Volvo Cars announced in a November 20, 2017 press release that it signed a non-exclusive framework agreement with Uber (in the headlines for other reasons as of this writing) to supply the technology company with tens of thousands of autonomous XC90 sport utility vehicles. This announcement builds on the alliance between Uber and Volvo Cars announced last year. While an actual, binding purchase agreement may still be in the works, what this headline suggests is that technology companies like Uber are aggressively preparing to launch fleets of autonomous vehicles onto American streets as soon as 2019.
Where, exactly, such a large scale launch could occur in the United States as of today is largely dependent on a patchwork of state laws and municipal ordinances that have been implemented throughout the United States (organized neatly by Gabriel Weiner and Bryant Walker Smith here: Automated Driving: Legislative and Regulatory Action). There is, however, legislation pending in Congress pertaining to autonomous vehicles that could preempt some state and local laws and provide a cohesive framework for the development of autonomous vehicle technology.
On September 6, 2017, the U.S. House of Representatives passed the Safely Ensuring Lives Future Deployment and Research In Vehicle Evolution Act (SELF DRIVE Act) H.R. 3388. Introduced by Rep. Robert Latta (R-OH) and initially co-sponsored by Rep. Janice Schakowsky (D-IL) in July 2017 (picking up 30 additional co-sponsors the day before it passed), the SELF DRIVE Act has been a bi-partisan effort that sailed through the House with relative speed, a legislative anomaly in recent history.
The U.S. Senate is currently considering a separate bill called the American Vision for Safer Transportation through Advancement of Revolutionary Technologies Act (AV START Act) S.1885. Introduced on September 28, 2017, by Sen. John Thune (R-SD) and co-sponsored by Sen. Gary Peters (D-MI), Sen. Roy Blunt (R-MO) and Sen. Debbie Stabenow (D-MI), the AV START Act also represents a bipartisan effort.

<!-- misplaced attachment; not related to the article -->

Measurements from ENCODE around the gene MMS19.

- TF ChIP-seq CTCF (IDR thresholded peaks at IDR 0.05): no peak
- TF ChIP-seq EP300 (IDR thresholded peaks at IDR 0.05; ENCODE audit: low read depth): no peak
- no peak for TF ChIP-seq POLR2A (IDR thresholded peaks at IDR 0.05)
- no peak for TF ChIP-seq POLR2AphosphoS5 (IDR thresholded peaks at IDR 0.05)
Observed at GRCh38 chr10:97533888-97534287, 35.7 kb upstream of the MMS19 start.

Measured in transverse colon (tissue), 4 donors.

Both bills share some similarities. Notably, neither applies to commercial vehicles. So, for example, a federal statute resulting from either bill would not apply to Tesla’s recently-announced Semi truck. Also, both bills reference SAE International’s J3016 Taxonomy and Definitions for Terms Related to Driving Automation Systems for On-Road Motor Vehicles. The taxonomy sets up five different levels of autonomy in vehicles from Level 0 for no autonomy to Level 5 being completely autonomous. Even though Level 5 autonomous vehicles are not on the road today, this achievement is anticipated soon and neither bill absolutely requires a human backup driver in an autonomous vehicle. Finally, both bills include identical federal preemption language allowing states and municipalities to enact and enforce laws pertaining to autonomous vehicles only so long as they are consistent with federal laws and regulations.
Some federal regulations currently in place are written in such a way that the only way to comply is by having a human driver behind the wheel of a vehicle. Since some autonomous vehicles will have no driver at all, these regulations could stand in the way of deploying such vehicles. Both bills thus require a review of the Federal Motor Vehicle Safety Standards (FMVSS) to resolve these issues. The House bill requires a review of the FMVSS to begin within 180 days of enactment, whereas the Senate bill takes it a step further by requiring a completed report on conflicting provisions within 180 days of enactment, and commencement of a U.S. Department of Transportation (USDOT) rulemaking 90 days later.